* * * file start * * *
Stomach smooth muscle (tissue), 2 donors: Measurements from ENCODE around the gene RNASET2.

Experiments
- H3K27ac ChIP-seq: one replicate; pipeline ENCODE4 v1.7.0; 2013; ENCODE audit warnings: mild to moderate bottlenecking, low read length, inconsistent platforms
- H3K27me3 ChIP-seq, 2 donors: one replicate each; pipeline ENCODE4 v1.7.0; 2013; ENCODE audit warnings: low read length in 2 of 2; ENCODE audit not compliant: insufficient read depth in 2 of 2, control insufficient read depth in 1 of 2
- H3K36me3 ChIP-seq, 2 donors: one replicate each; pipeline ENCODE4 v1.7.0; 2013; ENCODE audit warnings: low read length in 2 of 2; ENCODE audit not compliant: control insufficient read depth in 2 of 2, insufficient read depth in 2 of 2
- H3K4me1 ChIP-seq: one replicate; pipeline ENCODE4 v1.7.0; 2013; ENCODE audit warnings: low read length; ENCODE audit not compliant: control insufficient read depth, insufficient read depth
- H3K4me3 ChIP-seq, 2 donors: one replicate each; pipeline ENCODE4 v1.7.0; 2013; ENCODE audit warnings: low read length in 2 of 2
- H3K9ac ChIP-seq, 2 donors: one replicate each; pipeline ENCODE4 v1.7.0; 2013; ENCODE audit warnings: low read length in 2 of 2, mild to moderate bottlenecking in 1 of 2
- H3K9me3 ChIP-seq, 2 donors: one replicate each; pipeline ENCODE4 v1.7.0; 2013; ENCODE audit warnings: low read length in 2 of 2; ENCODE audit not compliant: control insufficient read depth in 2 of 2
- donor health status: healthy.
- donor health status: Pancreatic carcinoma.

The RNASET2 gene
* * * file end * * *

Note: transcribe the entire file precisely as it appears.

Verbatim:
Stomach smooth muscle (tissue), 2 donors: Measurements from ENCODE around the gene RNASET2.

Experiments
- H3K27ac ChIP-seq: one replicate; pipeline ENCODE4 v1.7.0; 2013; ENCODE audit warnings: mild to moderate bottlenecking, low read length, inconsistent platforms
- H3K27me3 ChIP-seq, 2 donors: one replicate each; pipeline ENCODE4 v1.7.0; 2013; ENCODE audit warnings: low read length in 2 of 2; ENCODE audit not compliant: insufficient read depth in 2 of 2, control insufficient read depth in 1 of 2
- H3K36me3 ChIP-seq, 2 donors: one replicate each; pipeline ENCODE4 v1.7.0; 2013; ENCODE audit warnings: low read length in 2 of 2; ENCODE audit not compliant: control insufficient read depth in 2 of 2, insufficient read depth in 2 of 2
- H3K4me1 ChIP-seq: one replicate; pipeline ENCODE4 v1.7.0; 2013; ENCODE audit warnings: low read length; ENCODE audit not compliant: control insufficient read depth, insufficient read depth
- H3K4me3 ChIP-seq, 2 donors: one replicate each; pipeline ENCODE4 v1.7.0; 2013; ENCODE audit warnings: low read length in 2 of 2
- H3K9ac ChIP-seq, 2 donors: one replicate each; pipeline ENCODE4 v1.7.0; 2013; ENCODE audit warnings: low read length in 2 of 2, mild to moderate bottlenecking in 1 of 2
- H3K9me3 ChIP-seq, 2 donors: one replicate each; pipeline ENCODE4 v1.7.0; 2013; ENCODE audit warnings: low read length in 2 of 2; ENCODE audit not compliant: control insufficient read depth in 2 of 2
- donor health status: healthy.
- donor health status: Pancreatic carcinoma.

The RNASET2 gene